Key Articles

Ten new University Programs to teach men teachers

MidAmerica Nazarene University announced that it is one of 10 universities nationwide selected by the American Association of Colleges for Teacher Education to participate in the Association’s first Networked Improvement Community (NIC).

The initiative of this group is aimed at increasing the diversity of the nation’s teacher candidate pool by focusing on recruitment of more Black and Hispanic/Latino men in teacher preparation programs.

Nigeria and Lesotho in Africa recruiting more men to teaching

During the 2014 World Forum in Puerto Rico we met some wonderful people who are working to increase the percentage of men teaching and working for gender equity.

World Forum 2014 a great success in Puerto Rico

The World Forum 2014 in Puerto Rico was an incredible success!

There were over 830 delegates representing more than 81 countries. It's such a unique opportunity to meet so many interesting people, doing amazing things caring for young children. Many of us attended and made some great connections with new people and reacquainting with previous friends.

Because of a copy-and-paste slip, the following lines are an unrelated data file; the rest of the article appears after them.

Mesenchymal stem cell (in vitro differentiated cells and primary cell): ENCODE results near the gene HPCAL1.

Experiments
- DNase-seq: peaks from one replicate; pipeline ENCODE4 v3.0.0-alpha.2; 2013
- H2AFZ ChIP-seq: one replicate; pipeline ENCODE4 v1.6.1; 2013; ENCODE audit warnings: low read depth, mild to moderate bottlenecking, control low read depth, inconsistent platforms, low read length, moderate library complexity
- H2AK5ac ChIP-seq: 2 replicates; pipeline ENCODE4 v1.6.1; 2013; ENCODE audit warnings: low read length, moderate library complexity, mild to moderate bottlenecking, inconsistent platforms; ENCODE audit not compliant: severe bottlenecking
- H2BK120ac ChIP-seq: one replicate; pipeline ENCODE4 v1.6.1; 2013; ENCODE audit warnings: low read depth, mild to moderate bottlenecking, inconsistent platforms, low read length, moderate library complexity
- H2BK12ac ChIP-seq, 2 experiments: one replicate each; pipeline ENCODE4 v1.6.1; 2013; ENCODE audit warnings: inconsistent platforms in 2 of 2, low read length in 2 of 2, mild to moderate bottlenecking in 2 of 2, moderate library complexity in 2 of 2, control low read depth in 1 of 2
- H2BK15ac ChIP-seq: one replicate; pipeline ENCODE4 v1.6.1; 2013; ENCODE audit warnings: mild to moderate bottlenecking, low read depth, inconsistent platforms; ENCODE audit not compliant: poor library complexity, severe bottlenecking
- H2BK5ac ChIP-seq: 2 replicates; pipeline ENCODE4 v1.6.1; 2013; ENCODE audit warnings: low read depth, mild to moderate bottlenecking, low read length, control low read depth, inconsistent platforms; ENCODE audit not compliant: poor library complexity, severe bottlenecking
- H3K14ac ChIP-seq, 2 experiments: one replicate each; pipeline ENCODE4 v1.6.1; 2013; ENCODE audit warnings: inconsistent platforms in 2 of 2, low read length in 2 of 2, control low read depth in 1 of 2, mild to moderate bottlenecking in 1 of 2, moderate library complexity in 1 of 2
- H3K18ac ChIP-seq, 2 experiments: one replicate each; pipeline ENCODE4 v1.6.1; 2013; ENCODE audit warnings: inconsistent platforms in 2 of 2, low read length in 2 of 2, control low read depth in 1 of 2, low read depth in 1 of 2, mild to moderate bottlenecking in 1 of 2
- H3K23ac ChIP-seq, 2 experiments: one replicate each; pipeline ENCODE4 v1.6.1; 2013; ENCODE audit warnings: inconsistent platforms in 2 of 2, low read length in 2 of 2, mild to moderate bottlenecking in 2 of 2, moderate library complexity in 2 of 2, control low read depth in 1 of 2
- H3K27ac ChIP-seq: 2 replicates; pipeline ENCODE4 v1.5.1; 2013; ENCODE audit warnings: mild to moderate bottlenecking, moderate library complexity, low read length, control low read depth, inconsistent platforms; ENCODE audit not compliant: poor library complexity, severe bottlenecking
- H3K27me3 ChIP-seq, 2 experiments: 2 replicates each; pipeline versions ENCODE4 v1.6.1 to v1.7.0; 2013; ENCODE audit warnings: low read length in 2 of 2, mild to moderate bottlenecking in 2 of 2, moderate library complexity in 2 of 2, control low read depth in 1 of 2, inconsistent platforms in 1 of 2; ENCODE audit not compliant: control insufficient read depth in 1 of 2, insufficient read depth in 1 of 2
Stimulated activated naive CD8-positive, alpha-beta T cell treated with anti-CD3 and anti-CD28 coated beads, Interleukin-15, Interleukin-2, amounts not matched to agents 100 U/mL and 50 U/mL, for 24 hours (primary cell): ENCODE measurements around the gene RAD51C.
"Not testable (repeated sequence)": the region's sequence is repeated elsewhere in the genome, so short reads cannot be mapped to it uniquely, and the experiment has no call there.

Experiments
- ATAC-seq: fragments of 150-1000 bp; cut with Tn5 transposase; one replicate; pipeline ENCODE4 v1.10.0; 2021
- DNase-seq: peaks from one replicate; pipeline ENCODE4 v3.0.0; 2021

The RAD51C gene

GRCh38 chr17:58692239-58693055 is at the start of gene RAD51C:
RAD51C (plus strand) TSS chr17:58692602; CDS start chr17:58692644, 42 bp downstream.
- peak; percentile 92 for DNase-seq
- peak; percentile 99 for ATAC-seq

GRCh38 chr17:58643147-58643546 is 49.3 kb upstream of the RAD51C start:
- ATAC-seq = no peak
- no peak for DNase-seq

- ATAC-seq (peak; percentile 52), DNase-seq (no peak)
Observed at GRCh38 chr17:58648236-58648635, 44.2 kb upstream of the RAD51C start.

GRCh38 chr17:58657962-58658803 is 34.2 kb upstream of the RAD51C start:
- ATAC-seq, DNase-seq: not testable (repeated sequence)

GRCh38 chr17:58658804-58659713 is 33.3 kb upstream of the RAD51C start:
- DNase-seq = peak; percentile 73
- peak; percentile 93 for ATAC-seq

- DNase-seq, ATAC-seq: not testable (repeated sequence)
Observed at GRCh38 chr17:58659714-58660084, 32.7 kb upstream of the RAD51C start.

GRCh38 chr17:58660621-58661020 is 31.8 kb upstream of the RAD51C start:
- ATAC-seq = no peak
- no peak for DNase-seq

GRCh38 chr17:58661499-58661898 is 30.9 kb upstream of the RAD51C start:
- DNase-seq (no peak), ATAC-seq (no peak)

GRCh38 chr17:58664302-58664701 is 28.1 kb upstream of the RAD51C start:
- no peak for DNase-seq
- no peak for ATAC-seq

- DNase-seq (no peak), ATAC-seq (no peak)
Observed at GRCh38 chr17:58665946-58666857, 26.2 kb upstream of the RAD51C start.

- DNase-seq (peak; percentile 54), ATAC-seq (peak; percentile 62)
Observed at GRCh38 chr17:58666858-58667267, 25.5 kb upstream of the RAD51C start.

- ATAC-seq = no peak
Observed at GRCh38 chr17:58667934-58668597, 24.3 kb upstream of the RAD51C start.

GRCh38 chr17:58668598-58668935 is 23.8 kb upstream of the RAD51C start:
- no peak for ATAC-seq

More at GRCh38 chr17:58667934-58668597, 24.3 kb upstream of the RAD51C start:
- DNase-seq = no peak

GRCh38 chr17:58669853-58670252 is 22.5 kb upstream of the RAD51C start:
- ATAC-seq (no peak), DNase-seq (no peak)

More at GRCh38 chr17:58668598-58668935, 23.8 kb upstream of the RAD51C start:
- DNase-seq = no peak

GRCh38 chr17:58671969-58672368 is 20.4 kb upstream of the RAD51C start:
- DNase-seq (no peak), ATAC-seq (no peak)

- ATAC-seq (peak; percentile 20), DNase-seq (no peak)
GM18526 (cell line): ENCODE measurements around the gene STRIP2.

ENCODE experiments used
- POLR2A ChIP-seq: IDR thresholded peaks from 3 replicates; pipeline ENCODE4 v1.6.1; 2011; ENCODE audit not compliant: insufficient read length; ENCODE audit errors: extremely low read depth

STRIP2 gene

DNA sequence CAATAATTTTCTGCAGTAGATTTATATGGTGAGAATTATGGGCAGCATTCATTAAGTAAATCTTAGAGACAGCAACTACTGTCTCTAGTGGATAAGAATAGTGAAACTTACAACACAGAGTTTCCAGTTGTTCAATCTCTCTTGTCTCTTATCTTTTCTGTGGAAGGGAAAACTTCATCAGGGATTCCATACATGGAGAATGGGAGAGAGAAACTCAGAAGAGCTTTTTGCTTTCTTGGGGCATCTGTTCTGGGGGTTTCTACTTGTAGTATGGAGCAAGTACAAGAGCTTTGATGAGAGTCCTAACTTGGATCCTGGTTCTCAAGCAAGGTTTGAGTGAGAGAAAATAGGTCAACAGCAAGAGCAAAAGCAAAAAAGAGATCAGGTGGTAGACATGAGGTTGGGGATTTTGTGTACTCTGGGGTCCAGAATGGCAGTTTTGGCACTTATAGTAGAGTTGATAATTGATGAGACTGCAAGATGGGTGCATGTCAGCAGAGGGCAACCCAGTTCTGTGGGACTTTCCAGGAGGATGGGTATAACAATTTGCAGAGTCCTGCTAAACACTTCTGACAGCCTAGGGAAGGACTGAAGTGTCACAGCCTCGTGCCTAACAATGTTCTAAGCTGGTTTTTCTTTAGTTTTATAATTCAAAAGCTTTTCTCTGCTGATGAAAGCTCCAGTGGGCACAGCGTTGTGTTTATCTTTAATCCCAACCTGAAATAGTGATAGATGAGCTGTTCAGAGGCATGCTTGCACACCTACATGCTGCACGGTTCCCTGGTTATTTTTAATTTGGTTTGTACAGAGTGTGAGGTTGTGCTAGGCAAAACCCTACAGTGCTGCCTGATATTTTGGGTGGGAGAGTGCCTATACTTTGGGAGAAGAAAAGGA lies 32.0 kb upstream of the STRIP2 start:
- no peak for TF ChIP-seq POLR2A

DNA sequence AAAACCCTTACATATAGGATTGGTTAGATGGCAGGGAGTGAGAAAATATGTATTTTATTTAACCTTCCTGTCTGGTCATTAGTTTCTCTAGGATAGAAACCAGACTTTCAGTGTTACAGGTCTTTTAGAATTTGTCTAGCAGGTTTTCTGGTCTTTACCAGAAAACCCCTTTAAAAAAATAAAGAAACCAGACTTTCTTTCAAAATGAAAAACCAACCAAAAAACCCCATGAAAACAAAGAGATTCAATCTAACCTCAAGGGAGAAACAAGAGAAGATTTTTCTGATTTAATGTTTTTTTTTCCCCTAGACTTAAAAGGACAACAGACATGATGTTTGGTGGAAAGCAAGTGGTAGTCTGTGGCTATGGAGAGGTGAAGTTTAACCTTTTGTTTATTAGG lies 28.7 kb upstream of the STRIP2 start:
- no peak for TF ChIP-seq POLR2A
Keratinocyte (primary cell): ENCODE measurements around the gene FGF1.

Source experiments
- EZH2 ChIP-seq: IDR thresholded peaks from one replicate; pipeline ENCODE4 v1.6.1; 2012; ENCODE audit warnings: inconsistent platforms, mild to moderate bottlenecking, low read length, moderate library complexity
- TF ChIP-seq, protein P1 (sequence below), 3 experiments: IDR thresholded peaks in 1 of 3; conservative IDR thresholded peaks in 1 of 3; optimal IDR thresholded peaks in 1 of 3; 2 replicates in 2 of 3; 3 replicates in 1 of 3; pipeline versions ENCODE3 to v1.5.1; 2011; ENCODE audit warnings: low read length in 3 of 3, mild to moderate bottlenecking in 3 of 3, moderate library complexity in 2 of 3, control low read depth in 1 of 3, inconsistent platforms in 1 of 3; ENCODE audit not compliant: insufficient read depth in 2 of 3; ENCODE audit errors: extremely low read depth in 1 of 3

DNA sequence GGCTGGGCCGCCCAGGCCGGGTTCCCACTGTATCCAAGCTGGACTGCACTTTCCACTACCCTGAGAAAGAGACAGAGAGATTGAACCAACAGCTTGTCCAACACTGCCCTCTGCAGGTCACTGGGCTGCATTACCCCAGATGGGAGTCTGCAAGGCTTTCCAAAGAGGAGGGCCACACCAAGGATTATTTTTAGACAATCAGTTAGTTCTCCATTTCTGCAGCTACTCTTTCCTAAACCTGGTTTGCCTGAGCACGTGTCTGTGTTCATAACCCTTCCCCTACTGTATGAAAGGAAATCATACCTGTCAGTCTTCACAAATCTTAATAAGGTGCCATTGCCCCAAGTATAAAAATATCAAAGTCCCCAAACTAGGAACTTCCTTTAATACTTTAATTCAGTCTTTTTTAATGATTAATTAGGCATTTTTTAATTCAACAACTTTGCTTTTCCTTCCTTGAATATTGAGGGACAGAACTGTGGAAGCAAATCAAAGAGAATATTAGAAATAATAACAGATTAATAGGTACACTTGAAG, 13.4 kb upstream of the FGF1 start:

Minority male teacher shortage prompts legislation that aims to boost their numbers

By Jessica Calefati/The Star-Ledger
Minority male teachers are scarce in New Jersey’s public schools—and in classrooms across the country—but a bill moving through the state Legislature aims to attract more of them to some of the state’s struggling school districts.

The legislation, sponsored by Assemblywoman Pamela Lampitt (D-Camden), would create a pilot program to encourage African-American, Hispanic and Asian men to leave their private-sector jobs, earn alternate-route certification and teach in certain failing school districts.

Black Male Teachers: Becoming Extinct? Show Me the Numbers

By Ivory A. Toldson, Ph.D. - The Root
Many media sources have propagated the view that black male teachers are "becoming extinct." Currently, black males represent less than 2 percent of the nation's teacher workforce. One article suggests that black males are underrepresented in the teaching profession because they prefer to pursue more lucrative careers.